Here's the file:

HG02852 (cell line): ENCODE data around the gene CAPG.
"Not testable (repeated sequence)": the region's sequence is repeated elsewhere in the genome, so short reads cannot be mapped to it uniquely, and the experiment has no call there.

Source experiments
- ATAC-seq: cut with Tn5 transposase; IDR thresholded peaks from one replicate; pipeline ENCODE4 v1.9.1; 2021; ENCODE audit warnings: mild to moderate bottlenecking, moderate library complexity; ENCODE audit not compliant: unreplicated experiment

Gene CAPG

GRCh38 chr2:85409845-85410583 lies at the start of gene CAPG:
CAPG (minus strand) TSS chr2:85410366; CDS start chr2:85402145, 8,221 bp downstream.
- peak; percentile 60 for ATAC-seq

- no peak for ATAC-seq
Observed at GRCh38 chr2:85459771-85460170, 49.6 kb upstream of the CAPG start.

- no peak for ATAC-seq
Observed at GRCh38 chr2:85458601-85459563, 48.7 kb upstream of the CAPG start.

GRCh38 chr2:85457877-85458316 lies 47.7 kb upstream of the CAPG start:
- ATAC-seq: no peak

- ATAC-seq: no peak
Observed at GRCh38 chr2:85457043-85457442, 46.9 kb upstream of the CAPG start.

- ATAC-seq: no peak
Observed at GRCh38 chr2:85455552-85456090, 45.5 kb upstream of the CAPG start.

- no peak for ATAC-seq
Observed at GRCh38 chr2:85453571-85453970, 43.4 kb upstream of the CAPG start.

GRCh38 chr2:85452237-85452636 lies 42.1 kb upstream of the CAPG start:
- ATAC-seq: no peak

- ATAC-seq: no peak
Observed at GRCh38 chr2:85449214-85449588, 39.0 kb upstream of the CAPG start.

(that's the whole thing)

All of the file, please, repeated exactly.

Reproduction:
HG02852 (cell line): ENCODE data around the gene CAPG.
"Not testable (repeated sequence)": the region's sequence is repeated elsewhere in the genome, so short reads cannot be mapped to it uniquely, and the experiment has no call there.

Source experiments
- ATAC-seq: cut with Tn5 transposase; IDR thresholded peaks from one replicate; pipeline ENCODE4 v1.9.1; 2021; ENCODE audit warnings: mild to moderate bottlenecking, moderate library complexity; ENCODE audit not compliant: unreplicated experiment

Gene CAPG

GRCh38 chr2:85409845-85410583 lies at the start of gene CAPG:
CAPG (minus strand) TSS chr2:85410366; CDS start chr2:85402145, 8,221 bp downstream.
- peak; percentile 60 for ATAC-seq

- no peak for ATAC-seq
Observed at GRCh38 chr2:85459771-85460170, 49.6 kb upstream of the CAPG start.

- no peak for ATAC-seq
Observed at GRCh38 chr2:85458601-85459563, 48.7 kb upstream of the CAPG start.

GRCh38 chr2:85457877-85458316 lies 47.7 kb upstream of the CAPG start:
- ATAC-seq: no peak

- ATAC-seq: no peak
Observed at GRCh38 chr2:85457043-85457442, 46.9 kb upstream of the CAPG start.

- ATAC-seq: no peak
Observed at GRCh38 chr2:85455552-85456090, 45.5 kb upstream of the CAPG start.

- no peak for ATAC-seq
Observed at GRCh38 chr2:85453571-85453970, 43.4 kb upstream of the CAPG start.

GRCh38 chr2:85452237-85452636 lies 42.1 kb upstream of the CAPG start:
- ATAC-seq: no peak

- ATAC-seq: no peak
Observed at GRCh38 chr2:85449214-85449588, 39.0 kb upstream of the CAPG start.